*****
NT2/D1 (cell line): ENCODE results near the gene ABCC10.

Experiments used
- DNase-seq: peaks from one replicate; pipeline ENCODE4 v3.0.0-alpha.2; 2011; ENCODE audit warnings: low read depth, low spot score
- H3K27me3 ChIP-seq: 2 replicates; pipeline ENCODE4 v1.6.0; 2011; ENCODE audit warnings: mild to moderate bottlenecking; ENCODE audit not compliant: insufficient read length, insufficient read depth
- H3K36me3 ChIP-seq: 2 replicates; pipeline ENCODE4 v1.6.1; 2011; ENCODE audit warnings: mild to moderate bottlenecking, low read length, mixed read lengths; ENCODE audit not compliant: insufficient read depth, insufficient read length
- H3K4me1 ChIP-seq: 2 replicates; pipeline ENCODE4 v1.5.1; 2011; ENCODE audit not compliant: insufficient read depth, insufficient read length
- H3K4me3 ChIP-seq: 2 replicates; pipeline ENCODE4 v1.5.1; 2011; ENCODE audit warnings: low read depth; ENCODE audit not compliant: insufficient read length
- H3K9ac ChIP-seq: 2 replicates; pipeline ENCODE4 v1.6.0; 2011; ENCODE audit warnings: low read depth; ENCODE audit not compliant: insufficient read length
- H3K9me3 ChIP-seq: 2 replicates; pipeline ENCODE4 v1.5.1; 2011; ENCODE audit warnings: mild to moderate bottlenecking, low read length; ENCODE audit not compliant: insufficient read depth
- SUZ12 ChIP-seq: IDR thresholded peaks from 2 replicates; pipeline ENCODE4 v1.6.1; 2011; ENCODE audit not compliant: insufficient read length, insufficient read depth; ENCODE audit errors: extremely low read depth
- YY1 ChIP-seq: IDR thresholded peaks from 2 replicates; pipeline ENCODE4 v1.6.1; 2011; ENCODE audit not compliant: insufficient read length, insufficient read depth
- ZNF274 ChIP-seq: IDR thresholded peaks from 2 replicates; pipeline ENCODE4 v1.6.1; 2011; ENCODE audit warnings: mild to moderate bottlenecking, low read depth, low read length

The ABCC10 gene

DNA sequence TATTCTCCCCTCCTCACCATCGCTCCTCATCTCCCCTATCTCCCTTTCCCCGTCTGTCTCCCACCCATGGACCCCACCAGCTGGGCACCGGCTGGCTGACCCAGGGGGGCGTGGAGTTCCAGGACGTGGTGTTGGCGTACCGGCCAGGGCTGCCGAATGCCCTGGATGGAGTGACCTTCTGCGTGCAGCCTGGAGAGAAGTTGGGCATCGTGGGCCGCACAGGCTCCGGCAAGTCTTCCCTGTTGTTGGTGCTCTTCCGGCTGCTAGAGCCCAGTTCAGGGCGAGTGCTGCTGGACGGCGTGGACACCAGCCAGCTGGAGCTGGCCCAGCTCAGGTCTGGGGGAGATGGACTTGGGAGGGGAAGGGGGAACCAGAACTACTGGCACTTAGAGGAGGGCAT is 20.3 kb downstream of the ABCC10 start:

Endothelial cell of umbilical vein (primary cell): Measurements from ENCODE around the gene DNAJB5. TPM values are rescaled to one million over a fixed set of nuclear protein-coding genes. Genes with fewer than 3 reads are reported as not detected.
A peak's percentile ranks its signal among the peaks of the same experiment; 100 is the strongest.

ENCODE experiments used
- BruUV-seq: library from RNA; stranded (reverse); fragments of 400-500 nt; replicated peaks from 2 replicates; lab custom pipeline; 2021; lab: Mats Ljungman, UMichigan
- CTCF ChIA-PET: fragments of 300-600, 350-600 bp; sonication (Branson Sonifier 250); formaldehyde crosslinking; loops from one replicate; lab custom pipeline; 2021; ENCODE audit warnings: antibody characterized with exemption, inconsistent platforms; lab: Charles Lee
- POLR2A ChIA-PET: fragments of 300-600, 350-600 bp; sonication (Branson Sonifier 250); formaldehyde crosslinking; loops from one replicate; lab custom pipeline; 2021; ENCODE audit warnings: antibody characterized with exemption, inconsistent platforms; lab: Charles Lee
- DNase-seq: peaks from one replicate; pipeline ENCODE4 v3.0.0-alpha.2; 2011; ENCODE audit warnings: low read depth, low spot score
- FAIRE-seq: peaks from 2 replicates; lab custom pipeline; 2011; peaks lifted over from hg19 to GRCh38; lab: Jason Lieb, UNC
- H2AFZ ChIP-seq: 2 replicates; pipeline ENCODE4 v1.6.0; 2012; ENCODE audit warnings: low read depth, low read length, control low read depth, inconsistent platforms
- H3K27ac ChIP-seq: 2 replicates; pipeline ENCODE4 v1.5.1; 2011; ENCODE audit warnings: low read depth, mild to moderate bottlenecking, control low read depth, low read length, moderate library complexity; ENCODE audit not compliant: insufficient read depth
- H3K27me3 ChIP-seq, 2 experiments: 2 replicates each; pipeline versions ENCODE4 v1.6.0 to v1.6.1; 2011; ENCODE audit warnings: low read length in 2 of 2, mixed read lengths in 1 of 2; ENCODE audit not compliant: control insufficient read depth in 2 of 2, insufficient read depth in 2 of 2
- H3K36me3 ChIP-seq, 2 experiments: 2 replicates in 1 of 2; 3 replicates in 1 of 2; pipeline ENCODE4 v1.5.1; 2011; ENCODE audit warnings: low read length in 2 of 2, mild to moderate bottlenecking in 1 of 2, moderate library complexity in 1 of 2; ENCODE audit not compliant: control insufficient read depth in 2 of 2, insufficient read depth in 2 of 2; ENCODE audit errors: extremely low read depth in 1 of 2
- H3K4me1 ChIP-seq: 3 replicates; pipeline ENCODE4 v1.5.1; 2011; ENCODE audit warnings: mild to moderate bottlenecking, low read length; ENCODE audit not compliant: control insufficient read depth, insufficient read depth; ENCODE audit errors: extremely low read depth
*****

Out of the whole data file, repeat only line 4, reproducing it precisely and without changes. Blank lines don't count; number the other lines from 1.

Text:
- H3K27me3 ChIP-seq: 2 replicates; pipeline ENCODE4 v1.6.0; 2011; ENCODE audit warnings: mild to moderate bottlenecking; ENCODE audit not compliant: insufficient read length, insufficient read depth